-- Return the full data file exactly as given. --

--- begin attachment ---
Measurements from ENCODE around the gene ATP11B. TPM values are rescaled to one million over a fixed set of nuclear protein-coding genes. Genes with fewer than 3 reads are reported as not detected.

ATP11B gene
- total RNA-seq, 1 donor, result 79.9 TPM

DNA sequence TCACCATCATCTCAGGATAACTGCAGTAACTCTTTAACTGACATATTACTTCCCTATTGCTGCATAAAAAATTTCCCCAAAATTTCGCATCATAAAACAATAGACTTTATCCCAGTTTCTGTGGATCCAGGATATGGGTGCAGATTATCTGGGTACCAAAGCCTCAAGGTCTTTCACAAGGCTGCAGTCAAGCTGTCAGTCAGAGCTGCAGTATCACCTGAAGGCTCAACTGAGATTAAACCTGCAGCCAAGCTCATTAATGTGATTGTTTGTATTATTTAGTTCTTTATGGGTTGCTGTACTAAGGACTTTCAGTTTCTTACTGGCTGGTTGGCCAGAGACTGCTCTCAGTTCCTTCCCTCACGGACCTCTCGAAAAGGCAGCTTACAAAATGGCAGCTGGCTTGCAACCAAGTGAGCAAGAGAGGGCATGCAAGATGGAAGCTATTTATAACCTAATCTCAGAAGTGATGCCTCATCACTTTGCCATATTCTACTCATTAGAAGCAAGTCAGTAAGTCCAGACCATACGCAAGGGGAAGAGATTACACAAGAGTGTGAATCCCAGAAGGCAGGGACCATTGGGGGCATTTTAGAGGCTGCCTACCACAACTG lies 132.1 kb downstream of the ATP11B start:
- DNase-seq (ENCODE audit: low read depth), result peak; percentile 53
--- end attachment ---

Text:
Measurements from ENCODE around the gene ATP11B. TPM values are rescaled to one million over a fixed set of nuclear protein-coding genes. Genes with fewer than 3 reads are reported as not detected.

ATP11B gene
- total RNA-seq, 1 donor, result 79.9 TPM

DNA sequence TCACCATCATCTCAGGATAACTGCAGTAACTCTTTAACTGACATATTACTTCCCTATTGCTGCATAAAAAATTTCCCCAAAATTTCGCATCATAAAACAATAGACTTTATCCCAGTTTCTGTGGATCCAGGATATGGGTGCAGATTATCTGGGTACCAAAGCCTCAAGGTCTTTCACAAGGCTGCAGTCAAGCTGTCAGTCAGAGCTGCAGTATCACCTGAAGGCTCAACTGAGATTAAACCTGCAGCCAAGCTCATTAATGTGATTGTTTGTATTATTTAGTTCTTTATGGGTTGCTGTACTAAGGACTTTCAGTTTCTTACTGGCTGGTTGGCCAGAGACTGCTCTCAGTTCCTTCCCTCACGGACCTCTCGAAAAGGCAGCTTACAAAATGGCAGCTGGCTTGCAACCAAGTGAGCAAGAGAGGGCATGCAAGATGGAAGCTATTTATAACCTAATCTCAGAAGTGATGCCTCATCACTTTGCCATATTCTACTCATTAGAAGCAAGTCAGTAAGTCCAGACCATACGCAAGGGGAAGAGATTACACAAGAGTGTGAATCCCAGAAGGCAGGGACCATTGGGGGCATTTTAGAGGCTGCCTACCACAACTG lies 132.1 kb downstream of the ATP11B start:
- DNase-seq (ENCODE audit: low read depth), result peak; percentile 53